How to Get Veggie Seeds From Plants


If you are growing your own plants, then there are many practical considerations for saving seeds from this year's crop of vegetables to start your garden for next year. Saving seeds will save you money on the cost of purchasing seed from year to year. Additionally, you can be certain that the quality of the seed you save is high. Finally, the seed that you save is from a vegetable that has grown in your own unique climate. This is an additional assurance that your seeds are adapted to the climate that you will grow them in. Collecting vegetable seeds from plants is simple.

Step 1

Select seed stock from the healthiest and most vigorously growing plants. Pick fleshy vegetables immediately, but allow husked or podded plants such as corn, beans and peas to dry on the plant.

Step 2

Scoop the seeds and pulp from fleshy vegetables. Allow to dry for several days.

Step 3

Add water to the dry mixture and skim off floating seeds and pulp. The floating seeds are not viable.

Step 4

Strain seeds through sieve, dry with a paper towel and turn seeds out on a glass pie plate. Allow seeds to dry.

Step 5

Store seeds in paper envelopes. Place paper envelopes in glass mason jars. Place a strip of masking tape on each jar and label it with a marker. Store in the refrigerator.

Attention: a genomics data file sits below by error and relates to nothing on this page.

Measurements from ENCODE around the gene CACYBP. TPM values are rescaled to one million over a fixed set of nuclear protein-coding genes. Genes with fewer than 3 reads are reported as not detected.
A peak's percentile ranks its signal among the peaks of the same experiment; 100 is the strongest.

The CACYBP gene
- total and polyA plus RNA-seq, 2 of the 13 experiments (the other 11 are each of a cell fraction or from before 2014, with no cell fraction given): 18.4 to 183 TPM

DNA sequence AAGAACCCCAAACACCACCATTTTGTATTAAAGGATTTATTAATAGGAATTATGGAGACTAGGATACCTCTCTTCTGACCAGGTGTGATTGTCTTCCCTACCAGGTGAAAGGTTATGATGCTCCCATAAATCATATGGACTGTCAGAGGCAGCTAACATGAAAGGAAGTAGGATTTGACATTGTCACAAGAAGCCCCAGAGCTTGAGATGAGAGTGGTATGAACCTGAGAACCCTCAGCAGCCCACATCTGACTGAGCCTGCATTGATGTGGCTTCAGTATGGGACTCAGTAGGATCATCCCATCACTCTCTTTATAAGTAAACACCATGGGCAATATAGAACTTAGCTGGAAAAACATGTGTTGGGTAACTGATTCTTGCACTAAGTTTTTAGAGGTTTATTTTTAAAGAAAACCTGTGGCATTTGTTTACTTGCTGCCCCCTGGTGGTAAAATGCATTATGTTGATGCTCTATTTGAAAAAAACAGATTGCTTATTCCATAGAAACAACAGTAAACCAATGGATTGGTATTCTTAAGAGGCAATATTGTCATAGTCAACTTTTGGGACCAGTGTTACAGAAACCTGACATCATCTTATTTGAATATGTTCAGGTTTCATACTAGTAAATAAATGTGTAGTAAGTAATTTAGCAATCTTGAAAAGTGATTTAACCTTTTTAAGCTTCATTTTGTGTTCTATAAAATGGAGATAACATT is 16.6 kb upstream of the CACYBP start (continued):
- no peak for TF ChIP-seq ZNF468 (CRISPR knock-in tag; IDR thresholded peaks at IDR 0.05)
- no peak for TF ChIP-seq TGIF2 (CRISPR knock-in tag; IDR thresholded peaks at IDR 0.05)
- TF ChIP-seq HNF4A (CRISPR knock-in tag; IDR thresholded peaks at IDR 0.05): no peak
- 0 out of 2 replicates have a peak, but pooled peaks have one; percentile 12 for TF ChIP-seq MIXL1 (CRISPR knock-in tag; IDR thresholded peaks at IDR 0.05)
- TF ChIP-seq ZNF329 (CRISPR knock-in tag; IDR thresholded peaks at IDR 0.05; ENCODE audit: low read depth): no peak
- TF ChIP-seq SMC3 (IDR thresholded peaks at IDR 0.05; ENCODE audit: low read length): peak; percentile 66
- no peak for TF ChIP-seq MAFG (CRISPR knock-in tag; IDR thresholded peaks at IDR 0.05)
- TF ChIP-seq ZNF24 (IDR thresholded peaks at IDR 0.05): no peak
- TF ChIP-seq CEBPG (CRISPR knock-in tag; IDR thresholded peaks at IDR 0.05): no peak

Step 6

Pick plants that have dried in pods or husks. String these, and hang in a cool dark place such as a basement or cellar.

Tips and Warnings

  • Hybrid seeds don't reproduce true to type. This means that a seed from a hybrid plant won't always have the same qualities as its parent plant. For this reason, you should only save seeds from a non-hybrid plant. Plant only one standard variety of vegetable to avoid cross-pollination of your plants. Cross-pollination can cause a plant's seeds to produce a weaker second-generation plant.

Things You'll Need

  • Paper bag
  • Newspaper
  • Well-ventilated room
  • Glass Mason jars
  • Paper envelopes
  • Sieve
  • Glass pie plate
  • Masking tape
  • Sharpie marker


  • Saving Vegetable Seeds

Who Can Help

  • Save Your Own Garden-Grown Vegetable Seed
Keywords: propogating vegetables, collecting seeds, storing seeds

About this Author

Tracy Morris has been a freelance writer since 2000. She has published novels and numerous online articles. Her work has appeared in national magazines and newspapers including "Ferrets," "CatFancy," "Lexington Herald Leader" and "The Tulsa World." She holds a Bachelor of Arts in journalism from the University of Arkansas.